U.S. lawmakers stepped up pressure on China over trade on Wednesday, giving mixed reviews to high-level economic talks and urging China's top economic envoy to address complaints about China's currency.
The powerful House of Representatives Ways and Means Committee told Chinese Vice Premier Wu Yi that China was flouting world trade rules by manipulating the value of its currency to boost exports and distorting trade with subsidies.
"The committee has serious concerns about China's massive and constant interventions in the currency markets," it said in a letter given to Wu when she visited Capitol Hill following two days of talks with Bush administration officials.
"Those interventions keep the value of the Chinese currency, the renminbi, artificially low -- making exports from China relatively cheap and imports into China relatively expensive," said the letter, signed by Ways and Means Committee Chairman Charles Rangel, a New York Democrat, and other senior lawmakers on the panel.
Rangel told reporters after meeting with Wu and senior Chinese officials that he planned to move legislation aimed at China's currency practices. Although the U.S. Treasury Department has been leading talks with China on the currency issue, Rangel informed Wu of Congress' constitutional authority over trade.
"I had to make it abundantly clear that we speak on behalf of the people of the United States and we give limited power to the executive branch to negotiate trade on our behalf," Rangel said.
House Speaker Nancy Pelosi said she raised a number of concerns with Wu, including currency, piracy and counterfeiting of U.S. goods in China, genocide in Darfur and human rights in China and Tibet. "I believe that the Chinese can do more in each of these areas," the California Democrat said.
Other senior lawmakers also expressed frustration with the lack of progress on a number of trade irritants in the two-day "strategic economic dialogue" (SED) with the Bush administration.
"I am deeply concerned that the SED did not address China's unscientific and WTO-inconsistent ban on U.S. beef or the undervaluation of China's currency," said Senate Finance Committee Chairman Max Baucus, a Montana Democrat.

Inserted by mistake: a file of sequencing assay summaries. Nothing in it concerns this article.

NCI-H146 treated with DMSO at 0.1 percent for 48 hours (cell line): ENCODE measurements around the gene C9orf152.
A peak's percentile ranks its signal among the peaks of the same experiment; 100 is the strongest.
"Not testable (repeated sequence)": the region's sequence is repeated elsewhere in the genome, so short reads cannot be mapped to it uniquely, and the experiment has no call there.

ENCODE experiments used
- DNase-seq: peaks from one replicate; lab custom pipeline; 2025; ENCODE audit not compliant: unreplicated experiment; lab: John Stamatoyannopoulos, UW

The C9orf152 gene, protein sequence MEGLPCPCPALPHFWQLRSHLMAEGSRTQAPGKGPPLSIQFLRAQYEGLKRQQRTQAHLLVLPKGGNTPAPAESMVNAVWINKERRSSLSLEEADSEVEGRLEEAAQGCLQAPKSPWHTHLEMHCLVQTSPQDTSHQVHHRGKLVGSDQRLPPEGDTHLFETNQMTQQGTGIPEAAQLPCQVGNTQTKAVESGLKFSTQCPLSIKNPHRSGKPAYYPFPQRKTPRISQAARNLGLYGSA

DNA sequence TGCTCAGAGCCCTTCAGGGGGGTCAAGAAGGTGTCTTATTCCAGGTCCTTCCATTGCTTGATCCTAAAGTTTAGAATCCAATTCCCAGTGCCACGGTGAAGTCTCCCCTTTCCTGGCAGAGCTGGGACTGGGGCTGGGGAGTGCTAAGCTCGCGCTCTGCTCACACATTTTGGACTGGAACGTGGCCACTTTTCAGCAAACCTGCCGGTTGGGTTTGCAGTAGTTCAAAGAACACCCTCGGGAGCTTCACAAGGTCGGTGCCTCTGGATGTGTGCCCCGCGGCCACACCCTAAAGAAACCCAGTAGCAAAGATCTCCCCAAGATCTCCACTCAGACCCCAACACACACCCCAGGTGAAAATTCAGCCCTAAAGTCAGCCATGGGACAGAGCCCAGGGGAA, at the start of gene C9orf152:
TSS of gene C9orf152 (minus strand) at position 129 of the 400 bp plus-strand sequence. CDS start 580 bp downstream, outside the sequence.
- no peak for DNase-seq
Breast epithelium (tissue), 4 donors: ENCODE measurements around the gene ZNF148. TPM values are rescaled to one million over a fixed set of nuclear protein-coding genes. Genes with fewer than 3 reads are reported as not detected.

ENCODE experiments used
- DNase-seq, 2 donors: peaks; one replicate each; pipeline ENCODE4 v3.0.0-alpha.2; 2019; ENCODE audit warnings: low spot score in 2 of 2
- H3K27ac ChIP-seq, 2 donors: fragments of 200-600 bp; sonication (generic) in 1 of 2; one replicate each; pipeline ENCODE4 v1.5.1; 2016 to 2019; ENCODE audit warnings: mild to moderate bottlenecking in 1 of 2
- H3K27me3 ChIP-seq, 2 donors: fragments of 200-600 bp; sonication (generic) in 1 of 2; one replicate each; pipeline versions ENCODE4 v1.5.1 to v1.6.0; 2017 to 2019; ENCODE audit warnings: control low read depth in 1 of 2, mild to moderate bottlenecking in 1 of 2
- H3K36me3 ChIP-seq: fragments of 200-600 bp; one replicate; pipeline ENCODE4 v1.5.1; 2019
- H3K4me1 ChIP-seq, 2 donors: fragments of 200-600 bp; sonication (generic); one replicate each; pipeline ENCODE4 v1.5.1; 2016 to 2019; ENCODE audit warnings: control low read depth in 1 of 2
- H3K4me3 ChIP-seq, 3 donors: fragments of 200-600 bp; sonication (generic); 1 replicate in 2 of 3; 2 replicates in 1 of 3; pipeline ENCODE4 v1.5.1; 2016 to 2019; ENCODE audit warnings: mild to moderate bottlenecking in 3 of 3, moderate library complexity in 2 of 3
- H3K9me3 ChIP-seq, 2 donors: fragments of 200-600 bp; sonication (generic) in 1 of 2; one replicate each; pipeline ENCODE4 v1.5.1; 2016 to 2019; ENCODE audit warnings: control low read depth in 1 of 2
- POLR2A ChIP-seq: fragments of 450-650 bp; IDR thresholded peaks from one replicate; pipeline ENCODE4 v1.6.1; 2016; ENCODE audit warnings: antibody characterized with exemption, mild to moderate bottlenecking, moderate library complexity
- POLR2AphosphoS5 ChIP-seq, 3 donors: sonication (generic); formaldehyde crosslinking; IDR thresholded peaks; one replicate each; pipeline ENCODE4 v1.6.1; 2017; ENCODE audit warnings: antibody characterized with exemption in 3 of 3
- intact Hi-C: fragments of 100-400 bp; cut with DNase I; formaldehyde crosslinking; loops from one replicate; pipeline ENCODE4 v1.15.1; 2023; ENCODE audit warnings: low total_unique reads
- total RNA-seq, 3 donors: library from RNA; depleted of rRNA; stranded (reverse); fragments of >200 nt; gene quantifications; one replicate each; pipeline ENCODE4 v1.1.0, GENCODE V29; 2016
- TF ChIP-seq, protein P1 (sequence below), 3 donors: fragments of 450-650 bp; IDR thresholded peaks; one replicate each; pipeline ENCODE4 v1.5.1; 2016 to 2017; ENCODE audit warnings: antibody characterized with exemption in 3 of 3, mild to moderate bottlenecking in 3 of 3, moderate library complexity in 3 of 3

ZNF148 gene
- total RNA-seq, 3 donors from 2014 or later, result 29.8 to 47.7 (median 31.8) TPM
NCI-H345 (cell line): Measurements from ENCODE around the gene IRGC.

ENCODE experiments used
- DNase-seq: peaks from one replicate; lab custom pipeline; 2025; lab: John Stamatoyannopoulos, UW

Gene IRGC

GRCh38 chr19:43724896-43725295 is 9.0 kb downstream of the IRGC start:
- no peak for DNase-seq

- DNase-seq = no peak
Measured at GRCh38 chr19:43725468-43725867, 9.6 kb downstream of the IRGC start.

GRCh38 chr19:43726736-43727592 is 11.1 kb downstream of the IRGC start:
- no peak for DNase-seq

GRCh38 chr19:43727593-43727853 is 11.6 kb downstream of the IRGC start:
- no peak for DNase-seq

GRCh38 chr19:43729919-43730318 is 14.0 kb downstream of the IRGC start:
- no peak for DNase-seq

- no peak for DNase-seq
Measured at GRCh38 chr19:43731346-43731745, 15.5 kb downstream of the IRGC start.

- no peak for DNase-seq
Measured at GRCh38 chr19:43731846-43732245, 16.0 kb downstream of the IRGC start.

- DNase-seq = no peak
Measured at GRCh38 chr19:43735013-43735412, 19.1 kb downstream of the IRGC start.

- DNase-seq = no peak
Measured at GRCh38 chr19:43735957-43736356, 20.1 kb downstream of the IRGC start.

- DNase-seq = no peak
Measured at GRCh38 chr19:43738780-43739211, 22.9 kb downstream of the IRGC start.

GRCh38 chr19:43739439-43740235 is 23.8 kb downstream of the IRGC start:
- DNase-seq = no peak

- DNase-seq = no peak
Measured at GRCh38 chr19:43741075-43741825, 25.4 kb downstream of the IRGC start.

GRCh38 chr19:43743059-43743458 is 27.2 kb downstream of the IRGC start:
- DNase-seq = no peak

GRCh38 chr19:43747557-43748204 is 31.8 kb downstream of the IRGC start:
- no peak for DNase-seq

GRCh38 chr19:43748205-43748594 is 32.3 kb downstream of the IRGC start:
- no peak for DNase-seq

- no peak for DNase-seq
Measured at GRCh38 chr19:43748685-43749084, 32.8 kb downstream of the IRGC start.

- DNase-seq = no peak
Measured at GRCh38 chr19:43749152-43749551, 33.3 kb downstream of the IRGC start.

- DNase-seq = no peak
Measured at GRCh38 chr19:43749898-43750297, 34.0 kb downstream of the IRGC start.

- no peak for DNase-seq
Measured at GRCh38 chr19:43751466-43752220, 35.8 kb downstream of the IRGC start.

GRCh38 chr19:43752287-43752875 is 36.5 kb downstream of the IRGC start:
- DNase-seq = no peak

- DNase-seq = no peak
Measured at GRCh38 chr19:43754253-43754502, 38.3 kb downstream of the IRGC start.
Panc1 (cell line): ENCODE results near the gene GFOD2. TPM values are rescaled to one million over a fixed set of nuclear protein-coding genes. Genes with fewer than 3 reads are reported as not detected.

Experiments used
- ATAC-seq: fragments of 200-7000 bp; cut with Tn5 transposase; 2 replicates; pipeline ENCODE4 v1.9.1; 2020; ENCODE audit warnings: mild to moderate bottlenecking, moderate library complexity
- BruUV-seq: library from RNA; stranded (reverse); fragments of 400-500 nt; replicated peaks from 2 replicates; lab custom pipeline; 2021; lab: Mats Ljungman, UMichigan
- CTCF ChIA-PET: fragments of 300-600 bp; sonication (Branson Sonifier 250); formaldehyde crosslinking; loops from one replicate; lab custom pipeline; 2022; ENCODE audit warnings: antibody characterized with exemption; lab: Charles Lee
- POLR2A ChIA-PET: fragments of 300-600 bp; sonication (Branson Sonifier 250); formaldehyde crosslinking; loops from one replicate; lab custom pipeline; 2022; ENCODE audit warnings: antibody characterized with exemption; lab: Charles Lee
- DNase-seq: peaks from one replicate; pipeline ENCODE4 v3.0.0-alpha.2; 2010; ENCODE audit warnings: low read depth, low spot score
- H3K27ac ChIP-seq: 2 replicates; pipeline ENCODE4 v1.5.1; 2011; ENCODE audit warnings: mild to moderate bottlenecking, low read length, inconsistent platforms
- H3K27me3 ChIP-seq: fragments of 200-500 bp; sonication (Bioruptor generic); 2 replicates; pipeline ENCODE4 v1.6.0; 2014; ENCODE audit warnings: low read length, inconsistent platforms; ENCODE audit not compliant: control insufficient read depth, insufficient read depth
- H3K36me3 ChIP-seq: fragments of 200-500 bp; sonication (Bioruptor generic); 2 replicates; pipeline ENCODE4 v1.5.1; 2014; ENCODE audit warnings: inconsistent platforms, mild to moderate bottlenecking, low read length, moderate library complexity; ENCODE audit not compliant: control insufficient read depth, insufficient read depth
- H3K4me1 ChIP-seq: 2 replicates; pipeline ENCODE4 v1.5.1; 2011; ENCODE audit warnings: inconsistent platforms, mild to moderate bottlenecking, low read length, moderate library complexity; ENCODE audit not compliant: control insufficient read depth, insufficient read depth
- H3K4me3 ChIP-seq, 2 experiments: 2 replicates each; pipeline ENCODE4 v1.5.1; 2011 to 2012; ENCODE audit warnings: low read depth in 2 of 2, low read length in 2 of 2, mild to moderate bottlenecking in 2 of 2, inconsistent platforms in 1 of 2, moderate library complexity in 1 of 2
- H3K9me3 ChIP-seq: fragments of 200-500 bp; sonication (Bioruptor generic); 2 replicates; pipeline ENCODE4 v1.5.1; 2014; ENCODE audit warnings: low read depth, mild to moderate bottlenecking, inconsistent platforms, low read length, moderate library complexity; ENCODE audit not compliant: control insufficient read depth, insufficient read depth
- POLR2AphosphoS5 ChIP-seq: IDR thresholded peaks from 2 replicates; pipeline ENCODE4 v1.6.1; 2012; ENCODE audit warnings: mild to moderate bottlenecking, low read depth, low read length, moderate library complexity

Senate Banking Committee Chairman Chris Dodd, a Connecticut Democrat, urged the Treasury Department to formally label China a currency manipulator in a semi-annual report due shortly.
Sen. Charles Schumer, who has teamed up with Baucus to write a bill aimed at forcing China to revalue its currency, issued a statement slamming market access promises that "rarely seem to become reality from China."
"In addition, there is a glaring omission to the Treasury press release: an eight-letter word, 'currency,'" said Schumer, a New York Democrat and vocal China critic.
The host of the Washington talks, U.S. Treasury Secretary Henry Paulson, said earlier that Wu and her Chinese delegation expected to "hear some strong views" from Congress.
Wu meets with Senate Majority Leader Henry Reid, a Nevada Democrat, and members of the Senate Finance Committee on Thursday, as well as with U.S. President George W. Bush.
Many lawmakers remain angry over China's exchange-rate policies despite Beijing's decision on Friday to widen the yuan's daily trading band to 0.5% from 0.3%.
They believe the currency is undervalued by as much as 40%, giving Chinese companies a huge advantage. "There is a bipartisan sentiment in Congress that we're not being tough enough," said Rep. Tim Ryan, an Ohio Democrat and co-author of a bill that would allow the United States to levy duties against China's exchange-rate "subsidy."
Rangel told reporters he supported that bill.